- Author: Edward Graham
- Date: September 22, 2021
An e-scooter is parked in a dockless mobility corral in Pittsburgh, PA By integrating a variety of mobility services into…
A September 2015 report by consulting company Newmark, Grubb, Knight, Frank (NGKF) looked at suburban areas that have a high proportion of obsolescent office buildings to identify factors for that obsolescence. They enumerated 6 factors that make leasing space in a particular suburban location less desirable: four are related to the building itself and its amenities; the other two are parking and location. For transit folk, it is this latter factor that is important. NGKF defined desirable location as being within ½ mile of transit or having premier highway access. The report notes steps office building owners can take to improve their desirability for leases. The question is, how willing are those owners to advocate for better transit access to increase their building's marketability?
We must also recognize, however, that simply having a bus run near your office isn’t the only answer. As the 2011 Brookings Institute study showed, the transit travel time is also a factor. As noted in my last blog post, how often are people willing to travel over an hour on transit to get to a job? So a person’s origin is equally important. Are they traversing from the city center to a suburb by transit? Or do they already live in the suburbs, in which case they will most likely drive to their job in another suburb; and based on my local area in the Washington DC suburbs, cross-county traffic can be just as miserable as the suburb-to-city center journey.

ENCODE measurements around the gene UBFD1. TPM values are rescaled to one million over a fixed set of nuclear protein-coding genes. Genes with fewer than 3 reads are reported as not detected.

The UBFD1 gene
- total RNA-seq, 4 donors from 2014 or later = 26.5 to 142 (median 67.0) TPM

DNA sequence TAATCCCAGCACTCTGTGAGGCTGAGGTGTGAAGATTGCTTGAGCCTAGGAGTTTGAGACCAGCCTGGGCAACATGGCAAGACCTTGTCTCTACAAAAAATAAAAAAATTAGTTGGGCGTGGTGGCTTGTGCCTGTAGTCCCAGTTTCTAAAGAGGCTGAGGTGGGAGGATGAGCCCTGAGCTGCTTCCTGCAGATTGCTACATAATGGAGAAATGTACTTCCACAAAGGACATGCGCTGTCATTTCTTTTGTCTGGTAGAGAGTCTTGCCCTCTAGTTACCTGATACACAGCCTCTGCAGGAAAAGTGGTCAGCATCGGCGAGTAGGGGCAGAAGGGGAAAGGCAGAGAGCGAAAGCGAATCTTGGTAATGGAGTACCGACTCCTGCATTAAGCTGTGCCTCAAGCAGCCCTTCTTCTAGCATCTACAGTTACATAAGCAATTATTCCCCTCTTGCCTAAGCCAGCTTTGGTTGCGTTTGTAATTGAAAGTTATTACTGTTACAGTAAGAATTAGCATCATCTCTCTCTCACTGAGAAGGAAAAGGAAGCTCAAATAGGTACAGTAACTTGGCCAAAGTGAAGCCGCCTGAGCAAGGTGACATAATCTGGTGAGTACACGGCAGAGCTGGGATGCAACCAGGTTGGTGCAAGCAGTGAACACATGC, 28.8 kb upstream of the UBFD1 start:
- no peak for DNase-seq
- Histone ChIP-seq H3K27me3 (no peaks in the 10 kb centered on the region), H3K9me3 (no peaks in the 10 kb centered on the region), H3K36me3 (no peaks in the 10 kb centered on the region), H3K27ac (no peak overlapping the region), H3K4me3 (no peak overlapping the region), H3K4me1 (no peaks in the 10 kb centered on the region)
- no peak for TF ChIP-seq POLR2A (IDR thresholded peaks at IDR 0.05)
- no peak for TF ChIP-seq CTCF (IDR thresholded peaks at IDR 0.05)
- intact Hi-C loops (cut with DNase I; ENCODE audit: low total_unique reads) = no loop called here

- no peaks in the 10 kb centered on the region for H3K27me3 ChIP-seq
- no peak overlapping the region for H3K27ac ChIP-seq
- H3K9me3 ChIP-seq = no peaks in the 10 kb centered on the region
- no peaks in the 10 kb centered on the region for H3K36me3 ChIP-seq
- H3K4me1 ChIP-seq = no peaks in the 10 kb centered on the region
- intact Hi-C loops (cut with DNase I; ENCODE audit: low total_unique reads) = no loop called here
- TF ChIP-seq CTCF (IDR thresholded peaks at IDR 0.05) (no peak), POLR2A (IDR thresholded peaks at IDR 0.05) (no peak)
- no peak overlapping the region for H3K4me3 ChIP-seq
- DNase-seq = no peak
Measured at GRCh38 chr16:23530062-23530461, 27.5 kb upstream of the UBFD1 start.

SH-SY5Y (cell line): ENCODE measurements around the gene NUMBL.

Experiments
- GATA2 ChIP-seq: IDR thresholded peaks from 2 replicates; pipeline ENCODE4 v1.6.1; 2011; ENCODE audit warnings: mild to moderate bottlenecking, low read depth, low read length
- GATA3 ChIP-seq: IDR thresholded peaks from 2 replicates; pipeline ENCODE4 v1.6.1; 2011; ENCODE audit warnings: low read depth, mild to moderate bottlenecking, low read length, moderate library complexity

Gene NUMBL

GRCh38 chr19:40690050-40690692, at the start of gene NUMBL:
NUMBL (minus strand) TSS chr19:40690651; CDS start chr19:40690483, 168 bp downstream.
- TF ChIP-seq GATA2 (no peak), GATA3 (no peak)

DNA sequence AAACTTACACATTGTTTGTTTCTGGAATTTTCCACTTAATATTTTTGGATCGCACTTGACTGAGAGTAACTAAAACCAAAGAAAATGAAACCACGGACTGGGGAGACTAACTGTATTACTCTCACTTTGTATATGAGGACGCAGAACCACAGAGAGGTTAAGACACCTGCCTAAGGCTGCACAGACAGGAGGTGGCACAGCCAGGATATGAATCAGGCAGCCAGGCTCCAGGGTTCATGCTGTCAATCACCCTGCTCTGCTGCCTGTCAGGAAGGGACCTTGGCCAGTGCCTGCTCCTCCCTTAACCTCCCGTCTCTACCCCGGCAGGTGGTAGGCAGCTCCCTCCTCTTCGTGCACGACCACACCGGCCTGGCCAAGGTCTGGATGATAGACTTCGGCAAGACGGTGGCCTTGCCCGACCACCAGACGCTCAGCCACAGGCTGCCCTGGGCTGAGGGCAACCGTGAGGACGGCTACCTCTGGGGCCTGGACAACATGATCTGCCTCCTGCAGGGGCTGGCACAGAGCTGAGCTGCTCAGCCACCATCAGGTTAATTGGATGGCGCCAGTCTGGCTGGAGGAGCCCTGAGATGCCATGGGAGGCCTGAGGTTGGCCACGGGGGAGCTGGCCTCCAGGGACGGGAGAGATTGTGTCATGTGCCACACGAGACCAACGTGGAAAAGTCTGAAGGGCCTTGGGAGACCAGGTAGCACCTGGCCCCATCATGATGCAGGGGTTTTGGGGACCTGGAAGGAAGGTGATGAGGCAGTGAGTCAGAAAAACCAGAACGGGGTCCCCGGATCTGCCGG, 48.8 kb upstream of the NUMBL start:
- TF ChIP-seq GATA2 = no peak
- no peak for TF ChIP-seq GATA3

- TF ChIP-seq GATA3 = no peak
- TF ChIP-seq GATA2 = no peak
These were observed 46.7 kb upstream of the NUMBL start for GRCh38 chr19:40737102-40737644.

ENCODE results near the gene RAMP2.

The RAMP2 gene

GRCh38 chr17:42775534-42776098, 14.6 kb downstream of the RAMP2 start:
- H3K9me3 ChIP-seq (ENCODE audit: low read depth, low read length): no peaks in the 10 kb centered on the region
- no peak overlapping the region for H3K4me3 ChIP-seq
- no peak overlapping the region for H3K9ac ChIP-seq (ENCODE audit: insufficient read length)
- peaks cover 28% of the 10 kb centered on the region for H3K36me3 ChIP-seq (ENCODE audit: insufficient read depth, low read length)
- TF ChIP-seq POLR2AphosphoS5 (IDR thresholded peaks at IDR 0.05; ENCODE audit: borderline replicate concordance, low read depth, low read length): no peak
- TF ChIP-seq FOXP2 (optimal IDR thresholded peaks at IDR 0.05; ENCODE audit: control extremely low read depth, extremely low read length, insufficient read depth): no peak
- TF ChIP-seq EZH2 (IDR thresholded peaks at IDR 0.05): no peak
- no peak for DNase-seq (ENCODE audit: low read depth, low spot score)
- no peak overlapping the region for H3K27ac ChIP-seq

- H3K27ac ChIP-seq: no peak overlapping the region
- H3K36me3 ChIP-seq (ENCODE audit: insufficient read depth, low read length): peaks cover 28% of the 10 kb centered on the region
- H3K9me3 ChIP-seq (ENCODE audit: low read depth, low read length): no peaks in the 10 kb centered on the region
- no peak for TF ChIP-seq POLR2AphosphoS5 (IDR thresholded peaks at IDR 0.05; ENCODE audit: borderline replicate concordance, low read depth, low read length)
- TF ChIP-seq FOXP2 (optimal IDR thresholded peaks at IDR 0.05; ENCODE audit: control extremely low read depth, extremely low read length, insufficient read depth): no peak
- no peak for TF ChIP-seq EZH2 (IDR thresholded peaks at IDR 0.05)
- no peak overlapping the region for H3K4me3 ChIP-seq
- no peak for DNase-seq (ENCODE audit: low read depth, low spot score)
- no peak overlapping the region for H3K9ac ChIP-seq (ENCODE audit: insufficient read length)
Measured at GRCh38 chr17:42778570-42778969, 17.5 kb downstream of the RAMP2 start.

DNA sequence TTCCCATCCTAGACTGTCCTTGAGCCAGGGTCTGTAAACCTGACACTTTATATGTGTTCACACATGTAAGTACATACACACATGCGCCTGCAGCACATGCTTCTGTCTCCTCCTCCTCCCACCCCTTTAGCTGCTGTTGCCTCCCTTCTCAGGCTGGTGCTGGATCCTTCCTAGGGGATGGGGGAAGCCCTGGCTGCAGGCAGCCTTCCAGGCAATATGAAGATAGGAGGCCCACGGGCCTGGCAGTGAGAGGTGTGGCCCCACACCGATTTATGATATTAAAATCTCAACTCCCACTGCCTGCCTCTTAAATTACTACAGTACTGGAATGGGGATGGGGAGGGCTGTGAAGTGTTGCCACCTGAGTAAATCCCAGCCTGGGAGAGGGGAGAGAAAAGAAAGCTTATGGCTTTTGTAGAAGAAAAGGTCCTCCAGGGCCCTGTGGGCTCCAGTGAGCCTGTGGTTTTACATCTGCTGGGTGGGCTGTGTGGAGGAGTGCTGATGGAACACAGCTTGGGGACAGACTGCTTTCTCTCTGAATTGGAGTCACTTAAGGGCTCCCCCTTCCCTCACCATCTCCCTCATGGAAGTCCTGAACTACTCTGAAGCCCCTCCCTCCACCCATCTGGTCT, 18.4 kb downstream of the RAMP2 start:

Combine this with the recent data showing lower driving rates among millenials, and you could have a real problem for suburban office owners. Read this quote from a recent blog:
At a New Year’s Eve party, I was talking to a business exec running a tech company located in a suburban office building. He was complaining about the number of times he would interview a person who would say he wasn't crazy about taking the subway and then a bus all the way out to the ‘burbs every day. The exec got increasingly frustrated and at one point responded “So get a car! That’s what grown-ups do when they get jobs!” The candidate responded that he didn’t know how to drive, didn’t have a license, and would keep looking for a job that allowed him to use a bike or transit.
Now this job candidate may have had the option of buying a car, but just chose not to. What about those for whom car ownership is not an option because of limited income—those who may work not in the tech industry but in surrounding businesses, such as food service, retail stores, child care, etc? Any improvements to public transit that serve suburban-traveling millenials will equally serve those who depend on public options to get to their jobs.
The NGKF report concluded that, as always, context and nuance are important. “We find that key tenant preferences vary by market, and that is what has driven this analysis.” They continue, however, to say that “location (relative to mass transit and highways) and access to building and neighborhood amenities appear to be a common theme among tenant preferences nationwide.”
So what does this mean for transit? Well, a few things. , when it meets certain characteristics:
Perhaps interviewing that job seeker described above, who refused to drive or make a long transit trip, could be helpful in identifying just what type of transportation option would convince him to take a job in the suburbs.
Have more mobility news that we should be reading and sharing? Let us know! Reach out to Sage Kashner (email@example.com).